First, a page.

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Universal copy/paste in Linux (burrows.svbtle.com)
84 points by burrows on Feb 21, 2015 | hide | past | web | favorite | 9 comments

@burrows - thank you for this ! Copy paste has been so much a pain that it is the single biggest reason for me to consider a Mac. I am envious of the mac people who copy paste effortlessly from a gvim session on to a remote tmux vim session.

It's all about the programs you use, really. Vim does support x selection buffers, and gvim should automatically take advantage of these (gvim --version should return +clipboard). In fedora (at least), the console vim with X support is called vimx (really wish it would replace the normal vim binary). With this I can just highlight and middle click to interact with the selection buffer. (I can even middle click in command mode without entering insert mode).

Now nearly all terminals have a clipboard handler (eg. for Gnome Terminal, ctrl+shift+v), but naturally this just blindly types the text. Does this mac person have the ability to do anything more than this? Maybe with X forwarding you could get a remove vim session with clipboard handlers to directly work with your clipboard.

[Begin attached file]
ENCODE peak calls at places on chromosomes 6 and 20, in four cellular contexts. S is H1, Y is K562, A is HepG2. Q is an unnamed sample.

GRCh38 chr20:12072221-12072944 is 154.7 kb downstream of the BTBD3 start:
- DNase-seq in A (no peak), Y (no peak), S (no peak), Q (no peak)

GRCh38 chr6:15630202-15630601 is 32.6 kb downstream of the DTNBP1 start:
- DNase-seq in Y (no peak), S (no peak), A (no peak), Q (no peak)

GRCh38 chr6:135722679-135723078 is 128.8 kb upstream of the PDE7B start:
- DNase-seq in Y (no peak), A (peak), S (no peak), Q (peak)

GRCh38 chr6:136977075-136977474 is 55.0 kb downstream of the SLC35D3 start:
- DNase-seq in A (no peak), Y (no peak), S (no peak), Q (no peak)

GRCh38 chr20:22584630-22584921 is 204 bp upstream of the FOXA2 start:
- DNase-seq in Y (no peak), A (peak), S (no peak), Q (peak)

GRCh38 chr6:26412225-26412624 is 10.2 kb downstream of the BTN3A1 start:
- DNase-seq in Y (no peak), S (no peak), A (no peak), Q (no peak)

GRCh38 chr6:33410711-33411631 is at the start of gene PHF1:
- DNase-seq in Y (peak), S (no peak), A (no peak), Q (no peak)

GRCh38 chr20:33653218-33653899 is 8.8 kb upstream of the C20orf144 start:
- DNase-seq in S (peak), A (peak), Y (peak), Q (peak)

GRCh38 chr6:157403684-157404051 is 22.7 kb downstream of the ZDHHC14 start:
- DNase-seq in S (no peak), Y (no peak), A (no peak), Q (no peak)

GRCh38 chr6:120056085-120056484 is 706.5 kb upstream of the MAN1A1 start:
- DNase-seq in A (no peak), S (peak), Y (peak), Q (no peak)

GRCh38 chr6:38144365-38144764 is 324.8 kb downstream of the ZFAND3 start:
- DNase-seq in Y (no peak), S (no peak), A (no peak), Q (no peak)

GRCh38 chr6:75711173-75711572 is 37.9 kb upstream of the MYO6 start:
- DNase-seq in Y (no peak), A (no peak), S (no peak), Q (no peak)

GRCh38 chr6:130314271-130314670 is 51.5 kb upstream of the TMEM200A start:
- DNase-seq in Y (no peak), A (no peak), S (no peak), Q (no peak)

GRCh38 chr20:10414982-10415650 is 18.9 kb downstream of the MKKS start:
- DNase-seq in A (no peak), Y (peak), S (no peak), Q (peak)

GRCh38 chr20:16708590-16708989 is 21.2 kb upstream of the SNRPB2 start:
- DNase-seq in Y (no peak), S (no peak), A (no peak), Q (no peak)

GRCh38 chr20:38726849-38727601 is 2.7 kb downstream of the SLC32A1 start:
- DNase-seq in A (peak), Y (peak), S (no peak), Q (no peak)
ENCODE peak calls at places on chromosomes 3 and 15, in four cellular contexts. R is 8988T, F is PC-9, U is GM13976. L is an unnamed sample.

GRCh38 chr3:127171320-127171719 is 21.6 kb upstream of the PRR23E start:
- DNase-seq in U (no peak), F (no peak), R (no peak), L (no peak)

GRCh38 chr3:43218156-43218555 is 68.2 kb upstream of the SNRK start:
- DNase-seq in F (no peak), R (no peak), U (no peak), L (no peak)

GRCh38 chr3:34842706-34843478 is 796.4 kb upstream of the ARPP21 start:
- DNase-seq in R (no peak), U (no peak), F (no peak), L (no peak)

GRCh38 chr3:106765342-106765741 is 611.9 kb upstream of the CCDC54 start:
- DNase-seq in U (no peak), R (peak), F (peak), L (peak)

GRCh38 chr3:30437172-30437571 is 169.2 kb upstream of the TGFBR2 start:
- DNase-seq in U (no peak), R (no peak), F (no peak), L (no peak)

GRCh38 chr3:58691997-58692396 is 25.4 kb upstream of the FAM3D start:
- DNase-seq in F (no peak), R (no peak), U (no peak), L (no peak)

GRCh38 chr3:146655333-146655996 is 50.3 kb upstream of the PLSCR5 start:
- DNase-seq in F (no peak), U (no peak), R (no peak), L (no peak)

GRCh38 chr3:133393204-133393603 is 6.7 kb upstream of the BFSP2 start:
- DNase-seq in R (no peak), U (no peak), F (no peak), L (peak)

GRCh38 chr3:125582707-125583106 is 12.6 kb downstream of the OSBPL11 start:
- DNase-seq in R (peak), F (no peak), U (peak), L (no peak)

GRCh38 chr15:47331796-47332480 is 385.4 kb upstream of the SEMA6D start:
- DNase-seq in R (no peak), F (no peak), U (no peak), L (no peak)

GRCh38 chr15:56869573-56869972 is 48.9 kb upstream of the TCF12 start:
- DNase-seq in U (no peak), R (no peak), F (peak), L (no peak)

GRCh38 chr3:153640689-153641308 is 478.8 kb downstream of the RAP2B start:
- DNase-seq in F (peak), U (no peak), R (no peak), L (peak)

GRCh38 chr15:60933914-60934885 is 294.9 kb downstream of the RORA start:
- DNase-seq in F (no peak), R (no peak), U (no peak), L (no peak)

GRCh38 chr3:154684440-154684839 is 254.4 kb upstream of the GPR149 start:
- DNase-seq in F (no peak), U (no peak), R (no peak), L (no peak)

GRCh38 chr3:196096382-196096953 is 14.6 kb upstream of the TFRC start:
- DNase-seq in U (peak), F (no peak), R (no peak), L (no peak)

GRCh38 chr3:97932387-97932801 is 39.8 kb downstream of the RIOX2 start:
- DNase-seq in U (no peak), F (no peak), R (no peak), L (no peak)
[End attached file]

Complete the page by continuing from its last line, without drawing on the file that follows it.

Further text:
The real problem is none of this is automatic, but the mac guy would need to go through most of these hoops as well, for the tools specified.

In OS X's Terminal application, copy/paste works universally. There is no tweaking for specific tools or programs. CMD+C and CMD+V work at all times. Everywhere. CMD+X for cut is a different manner.

My question was, in this scenario, is it simply inserting those characters into the buffer as if you were typing them, or was the remote program aware it was a copy and paste. This of course does depend on the programs used both on the end, and in the chain.

If it's the latter, then most linux setups wouldn't need any configuration if you used the terminal's inbuilt copy paste.

This is such a fundamentally good idea to implement, thanks to Aaron for taking the time with this - a universal copy/paste is like having access to manual pipes for the GUI, priceless!

I use Parcellite. It syncs clipboards, keeps a history, and works with good old Shift+Ins for pasting.

Then again - if I weren't using Parcellite, I'd use this right here. Very welcome software for Linux, I'd say. Well thought out!

I have used Parcellite in the past, but recently I've found copyq, a much more complete clipboard manager. But, as you said, if it not for the clipboard manager, I would certainly embrace the solution posted here.

The Makefile has an error in it. The -Lx11 needs to be the last in the line

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